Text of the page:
Wauwatosans, officials observe vigil for Officer Jennifer Sebena
Participants reflect on domestic violence, mental health outside Village church
A vigil for Jennifer Sebena Friday drew about 50 people on a bitterly cold evening to remember the slain officer and wrest meaning from her death.
"We can better the cold, we can better the storm, because we know that we can make it through anything as long as we are here together," said Charles Walton, director of Career Youth Development and its Survivors of Homicide grief and support group, which organized the vigil along with the Peace for Change Alliance.
Elected officials, police officers, firefighters, clergy and local citizens were among those present in the lot just north of the site of the killing outside the Wauwatosa Fire Department at 1601 N. Underwood Ave.
"The Wauwatosa community has been overwhelming in their support of our department," Police Chief Barry Weber said. "What we find that uplifts us in our hearts was Jen was really strong in her faith. So we know that at that point when she left this world, we know where she's at and we gather strength from that."
Mayor Kathy Ehley said this has been a very challenging time for the whole community.
"We need to all share and shoulder this pain and this responsibility together, and we can't forget in the coming months that we need to be there for one another, care for one another, check in to see how we're doing," she said. "It's a very sad time."
Pastor Margaret Schoewe of St. Matthew's Lutheran Church, which is just half a block from the fire station, said she saw the immediate support of the community.
"I just wanted to testify to the love that we saw on Christmas Eve," Schoewe said. "It was hard to come here to be surrounded by all of the barricades, the tape, the blue lights. We couldn't use our regular entrance…and we thought 'Who will come? They'll be afraid of the violence.' Thirteen hundred people came and celebrated and witnessed to the love of God in this community."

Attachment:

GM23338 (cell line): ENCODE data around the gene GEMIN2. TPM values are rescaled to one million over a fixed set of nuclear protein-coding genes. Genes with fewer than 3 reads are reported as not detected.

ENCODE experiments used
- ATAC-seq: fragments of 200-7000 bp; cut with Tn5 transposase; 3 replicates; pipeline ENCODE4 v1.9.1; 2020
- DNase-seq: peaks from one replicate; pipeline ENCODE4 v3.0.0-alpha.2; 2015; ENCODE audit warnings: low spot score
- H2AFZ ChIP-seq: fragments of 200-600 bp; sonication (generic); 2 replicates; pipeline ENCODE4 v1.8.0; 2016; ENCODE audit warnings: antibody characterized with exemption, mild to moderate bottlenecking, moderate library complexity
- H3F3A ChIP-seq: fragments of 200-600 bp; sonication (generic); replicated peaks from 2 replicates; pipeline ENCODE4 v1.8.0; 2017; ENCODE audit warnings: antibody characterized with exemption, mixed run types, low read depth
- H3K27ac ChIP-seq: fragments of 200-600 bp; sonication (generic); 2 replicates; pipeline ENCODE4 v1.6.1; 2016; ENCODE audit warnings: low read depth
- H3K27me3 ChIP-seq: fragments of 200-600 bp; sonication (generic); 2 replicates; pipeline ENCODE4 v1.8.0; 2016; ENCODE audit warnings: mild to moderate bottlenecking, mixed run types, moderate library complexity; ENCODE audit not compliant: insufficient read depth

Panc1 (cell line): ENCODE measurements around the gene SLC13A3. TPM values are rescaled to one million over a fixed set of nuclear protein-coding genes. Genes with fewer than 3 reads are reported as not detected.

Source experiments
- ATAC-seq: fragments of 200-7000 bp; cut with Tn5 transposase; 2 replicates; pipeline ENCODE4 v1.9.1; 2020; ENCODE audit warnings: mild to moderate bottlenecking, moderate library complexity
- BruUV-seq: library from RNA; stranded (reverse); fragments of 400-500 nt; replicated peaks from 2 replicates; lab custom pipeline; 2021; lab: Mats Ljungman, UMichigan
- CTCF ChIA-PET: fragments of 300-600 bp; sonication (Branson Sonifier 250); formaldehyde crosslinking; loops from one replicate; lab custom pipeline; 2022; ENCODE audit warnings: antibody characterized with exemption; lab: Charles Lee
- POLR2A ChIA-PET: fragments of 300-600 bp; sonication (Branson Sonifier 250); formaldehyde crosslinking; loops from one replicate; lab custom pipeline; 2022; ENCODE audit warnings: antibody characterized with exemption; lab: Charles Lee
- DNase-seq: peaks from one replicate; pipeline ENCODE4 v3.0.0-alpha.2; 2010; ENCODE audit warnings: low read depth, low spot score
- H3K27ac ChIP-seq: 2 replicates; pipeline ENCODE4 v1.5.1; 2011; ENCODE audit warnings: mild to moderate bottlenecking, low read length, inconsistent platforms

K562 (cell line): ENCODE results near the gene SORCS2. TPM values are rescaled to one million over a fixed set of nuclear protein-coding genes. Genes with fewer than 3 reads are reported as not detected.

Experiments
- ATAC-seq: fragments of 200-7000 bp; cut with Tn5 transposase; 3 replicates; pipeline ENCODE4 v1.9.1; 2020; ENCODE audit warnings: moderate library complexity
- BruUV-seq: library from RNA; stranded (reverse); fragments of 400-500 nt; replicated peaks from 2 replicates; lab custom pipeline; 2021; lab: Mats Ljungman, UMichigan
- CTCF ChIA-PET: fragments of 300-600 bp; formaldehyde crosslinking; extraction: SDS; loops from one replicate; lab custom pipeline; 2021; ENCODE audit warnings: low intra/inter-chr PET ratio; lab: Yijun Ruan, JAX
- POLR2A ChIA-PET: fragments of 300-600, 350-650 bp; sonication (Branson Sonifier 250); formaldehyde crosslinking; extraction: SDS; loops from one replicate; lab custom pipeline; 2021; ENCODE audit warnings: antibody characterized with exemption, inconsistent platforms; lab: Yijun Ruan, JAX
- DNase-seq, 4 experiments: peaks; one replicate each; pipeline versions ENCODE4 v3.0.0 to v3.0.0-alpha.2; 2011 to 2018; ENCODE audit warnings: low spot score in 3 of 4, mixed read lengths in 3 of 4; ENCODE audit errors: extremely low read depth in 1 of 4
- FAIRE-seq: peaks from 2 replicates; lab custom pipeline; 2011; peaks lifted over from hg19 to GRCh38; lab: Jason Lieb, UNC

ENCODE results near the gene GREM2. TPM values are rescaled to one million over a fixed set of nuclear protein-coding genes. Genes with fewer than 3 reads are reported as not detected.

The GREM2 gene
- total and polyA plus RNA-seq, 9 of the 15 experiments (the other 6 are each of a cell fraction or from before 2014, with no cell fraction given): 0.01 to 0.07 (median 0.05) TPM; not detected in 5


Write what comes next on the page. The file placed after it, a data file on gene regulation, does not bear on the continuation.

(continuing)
Facing mental health
Officer Sebena's husband is accused of shooting her, and mental health and domestic violence were themes that arose in the minds of many.
"It's a moment to check on others, to check on our mental health, because in this nation, mental health issues are running rampant, and people are turning to violence," said State Senator Lena Taylor, whose 6th District shares a border with Wauwatosa to the north.
"You never know what asking someone how they're doing (will do), giving someone a hug - we don't know," Taylor said. Protecting the protectors
No one is immune to domestic violence, Milwaukee City Treasurer Spencer Coggs said.
"Who protects the protectors?" he asked. "We all do. We can do something about the scourge of domestic violence, and I want everyone here to do it in Jennifer's name. Jennifer was somebody's daughter, she was somebody's neighbor, she was somebody's friend and, today, as I look at all you all, she's obviously all of our sister."
"It's the people who wear the uniform of their country, who wear the uniform of the city as a police officer or a firefighter, those are the heroes," Tosa Alderman Don Birschel said. "Not the baseball players who make a lot of money, not the actors in Hollywood who spout off whenever they can, it's the men and women who wear the uniform of their country and of their communities - they are all the real heroes."
Ending domestic violence
No one, no community is immune, said Alderman Dennis McBride.
"We like to pretend in Wauwatosa that these things don't happen here - but they do," he said. "And I think the police officers here will tell us that the most common form of homicide is one that happens between two people that know each other intimately, and that's something that has to stop."
McBride said the support of those outside the community has been important.
"I'd like to thank all the people who are not from Wauwatosa for coming here and supporting our firefighters and our police officers, but also supporting the rest of us in our grief."
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